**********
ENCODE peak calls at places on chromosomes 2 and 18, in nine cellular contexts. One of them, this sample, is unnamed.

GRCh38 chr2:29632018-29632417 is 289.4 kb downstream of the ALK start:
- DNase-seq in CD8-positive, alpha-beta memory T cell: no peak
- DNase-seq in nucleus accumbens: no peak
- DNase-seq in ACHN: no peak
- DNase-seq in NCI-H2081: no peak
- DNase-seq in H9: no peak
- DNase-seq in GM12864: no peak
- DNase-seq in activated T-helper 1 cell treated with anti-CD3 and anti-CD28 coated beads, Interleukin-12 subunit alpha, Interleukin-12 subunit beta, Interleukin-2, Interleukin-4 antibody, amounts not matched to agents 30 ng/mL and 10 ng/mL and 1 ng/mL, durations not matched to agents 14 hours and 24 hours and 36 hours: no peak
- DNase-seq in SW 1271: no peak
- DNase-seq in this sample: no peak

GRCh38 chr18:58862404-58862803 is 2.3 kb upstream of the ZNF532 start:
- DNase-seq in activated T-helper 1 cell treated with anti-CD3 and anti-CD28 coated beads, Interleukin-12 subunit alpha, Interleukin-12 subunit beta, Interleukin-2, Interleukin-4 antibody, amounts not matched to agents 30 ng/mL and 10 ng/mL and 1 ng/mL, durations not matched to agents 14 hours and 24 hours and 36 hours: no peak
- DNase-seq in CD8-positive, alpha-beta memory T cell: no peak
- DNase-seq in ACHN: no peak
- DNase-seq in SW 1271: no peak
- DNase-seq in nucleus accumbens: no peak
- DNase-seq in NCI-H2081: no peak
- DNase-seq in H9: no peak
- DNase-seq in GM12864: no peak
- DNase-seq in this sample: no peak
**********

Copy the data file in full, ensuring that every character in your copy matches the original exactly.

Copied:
ENCODE peak calls at places on chromosomes 2 and 18, in nine cellular contexts. One of them, this sample, is unnamed.

GRCh38 chr2:29632018-29632417 is 289.4 kb downstream of the ALK start:
- DNase-seq in CD8-positive, alpha-beta memory T cell: no peak
- DNase-seq in nucleus accumbens: no peak
- DNase-seq in ACHN: no peak
- DNase-seq in NCI-H2081: no peak
- DNase-seq in H9: no peak
- DNase-seq in GM12864: no peak
- DNase-seq in activated T-helper 1 cell treated with anti-CD3 and anti-CD28 coated beads, Interleukin-12 subunit alpha, Interleukin-12 subunit beta, Interleukin-2, Interleukin-4 antibody, amounts not matched to agents 30 ng/mL and 10 ng/mL and 1 ng/mL, durations not matched to agents 14 hours and 24 hours and 36 hours: no peak
- DNase-seq in SW 1271: no peak
- DNase-seq in this sample: no peak

GRCh38 chr18:58862404-58862803 is 2.3 kb upstream of the ZNF532 start:
- DNase-seq in activated T-helper 1 cell treated with anti-CD3 and anti-CD28 coated beads, Interleukin-12 subunit alpha, Interleukin-12 subunit beta, Interleukin-2, Interleukin-4 antibody, amounts not matched to agents 30 ng/mL and 10 ng/mL and 1 ng/mL, durations not matched to agents 14 hours and 24 hours and 36 hours: no peak
- DNase-seq in CD8-positive, alpha-beta memory T cell: no peak
- DNase-seq in ACHN: no peak
- DNase-seq in SW 1271: no peak
- DNase-seq in nucleus accumbens: no peak
- DNase-seq in NCI-H2081: no peak
- DNase-seq in H9: no peak
- DNase-seq in GM12864: no peak
- DNase-seq in this sample: no peak